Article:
Many people are now noticing the harmful effects social media can have. These may range from social isolation, anxiety, depression and distortion of body image, to widespread mistrust and violence. This article proposes a general framework that may serve as basis for truly free speech and a “good life”.
One of most widely used arguments by social media companies for not limiting their content is that they
re just platforms and, as a consequence, people may use them as they wish and, if there are people with bad intentions in the world, thats not social media’s fault as they are just exposing something that already existed. Although this argument may sound robust, a more in-depth analysis shows that it is contradictory in itself so it is not a valid argument. Allow me to expand on why this argument is not valid and why the speech is all but free.
Firstly, social media do control content. They control it so much that every time one goes on a social media platform, one`s movements, clicks, and scrolls are being registered and inserted in an algorithm that will provide “personalized” recommendations. By selecting the content one sees, more and more one is dragged into a personal “bubble” with a distorted view of the world. Maybe this is better explained with an example. If one goes on Facebook® and looks for “natural” or “organic” foods, it is likely that the algorithm recommends certain “groups”, amongst these groups there might be an anti-vaccine group. This has been eloquently described in an article by Johnson NF and colleagues “The online competition between pro- and anti-vaccination views” (Nature 2020), showing that anti-vaccination clusters (although smaller in size than pro-vaccination ones) spread much faster and intertwine with undecided clusters much more efficiently. The authors predict that, if nothing is done, these anti-vaccine views will be dominant within a decade. This would be a major setback for mankind, as vaccines (along with potable water, plumbing, and antibiotics), are one of the greatest discoveries responsible for human health and longevity, and could eradicate diseases such as smallpox or poliomyelitis that would otherwise kill or disable millions of people worldwide. The scientific evidence supporting the widespread use of vaccines is so robust that denying it should have legal consequences, because for each person that is not vaccinated the more likely is the disease to spread until a point where the herd immunity may be lost, with prejudice to all. The same principle may be applied to climate change, for example. Hence, spreading misinformation online is not free speech, it is captive speech. It is an insult to the scientific community and, more importantly, it is harmful. Therefore, misinformation about basic scientific facts should not be allowed to be shared online.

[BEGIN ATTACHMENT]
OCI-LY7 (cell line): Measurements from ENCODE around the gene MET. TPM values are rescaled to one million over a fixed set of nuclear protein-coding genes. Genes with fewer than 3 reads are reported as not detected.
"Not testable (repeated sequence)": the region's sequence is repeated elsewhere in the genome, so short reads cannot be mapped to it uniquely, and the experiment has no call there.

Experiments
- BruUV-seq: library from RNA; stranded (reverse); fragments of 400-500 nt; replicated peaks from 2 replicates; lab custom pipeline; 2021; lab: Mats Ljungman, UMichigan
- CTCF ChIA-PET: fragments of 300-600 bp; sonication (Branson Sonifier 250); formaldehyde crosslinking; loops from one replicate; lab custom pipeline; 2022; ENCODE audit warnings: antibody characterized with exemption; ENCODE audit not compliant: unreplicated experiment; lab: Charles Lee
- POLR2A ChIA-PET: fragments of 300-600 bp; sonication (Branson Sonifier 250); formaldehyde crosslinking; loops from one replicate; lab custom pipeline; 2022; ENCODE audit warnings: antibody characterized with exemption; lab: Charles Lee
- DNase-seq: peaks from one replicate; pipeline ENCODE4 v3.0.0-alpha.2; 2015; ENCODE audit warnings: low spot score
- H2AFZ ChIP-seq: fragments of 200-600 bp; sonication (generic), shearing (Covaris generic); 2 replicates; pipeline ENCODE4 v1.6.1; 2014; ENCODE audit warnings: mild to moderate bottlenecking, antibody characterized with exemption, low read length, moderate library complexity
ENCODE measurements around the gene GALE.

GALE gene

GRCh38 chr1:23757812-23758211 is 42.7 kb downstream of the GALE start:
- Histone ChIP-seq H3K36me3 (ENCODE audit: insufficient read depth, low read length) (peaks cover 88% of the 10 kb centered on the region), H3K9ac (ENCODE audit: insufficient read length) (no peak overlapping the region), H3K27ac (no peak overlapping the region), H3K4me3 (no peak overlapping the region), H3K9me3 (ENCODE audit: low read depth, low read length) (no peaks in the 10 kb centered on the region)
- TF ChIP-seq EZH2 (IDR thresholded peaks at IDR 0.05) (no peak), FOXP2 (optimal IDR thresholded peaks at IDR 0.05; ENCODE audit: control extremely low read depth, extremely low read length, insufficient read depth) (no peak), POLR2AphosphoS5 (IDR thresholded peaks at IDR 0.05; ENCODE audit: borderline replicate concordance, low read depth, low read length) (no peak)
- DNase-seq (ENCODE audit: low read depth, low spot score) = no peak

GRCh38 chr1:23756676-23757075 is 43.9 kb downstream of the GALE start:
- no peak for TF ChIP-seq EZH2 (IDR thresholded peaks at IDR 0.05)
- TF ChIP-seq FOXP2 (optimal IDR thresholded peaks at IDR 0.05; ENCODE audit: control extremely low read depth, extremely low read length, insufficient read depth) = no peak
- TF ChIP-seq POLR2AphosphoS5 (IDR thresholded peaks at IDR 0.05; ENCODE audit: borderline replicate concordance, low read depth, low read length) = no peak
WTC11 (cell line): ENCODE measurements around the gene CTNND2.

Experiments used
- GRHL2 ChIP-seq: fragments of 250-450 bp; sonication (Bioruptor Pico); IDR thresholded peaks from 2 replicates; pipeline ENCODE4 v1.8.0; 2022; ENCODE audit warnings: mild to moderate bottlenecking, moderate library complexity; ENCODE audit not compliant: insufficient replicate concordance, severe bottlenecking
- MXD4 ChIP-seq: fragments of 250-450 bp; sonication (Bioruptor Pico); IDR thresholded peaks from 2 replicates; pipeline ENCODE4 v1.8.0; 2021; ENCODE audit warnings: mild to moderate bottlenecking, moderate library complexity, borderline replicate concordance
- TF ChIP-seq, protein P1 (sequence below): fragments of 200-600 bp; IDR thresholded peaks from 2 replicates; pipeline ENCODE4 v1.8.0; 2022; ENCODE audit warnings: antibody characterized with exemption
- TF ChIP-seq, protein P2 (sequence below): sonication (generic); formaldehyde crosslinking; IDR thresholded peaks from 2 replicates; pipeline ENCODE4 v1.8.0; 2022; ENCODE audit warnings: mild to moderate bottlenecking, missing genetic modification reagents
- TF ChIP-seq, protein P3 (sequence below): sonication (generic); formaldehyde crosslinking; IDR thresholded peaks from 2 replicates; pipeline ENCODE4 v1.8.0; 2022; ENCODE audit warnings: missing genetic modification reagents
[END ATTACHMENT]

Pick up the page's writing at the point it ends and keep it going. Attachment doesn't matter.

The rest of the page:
We proposed solutions for the spread of misinformation in Ferreira JP and colleagues “The Decline of the Experimental Paradigm During the COVID-19 Pandemic: A Template for the Future” (Am J Med 2020), including an easy-to-implement colour grading system to classify scientific evidence online: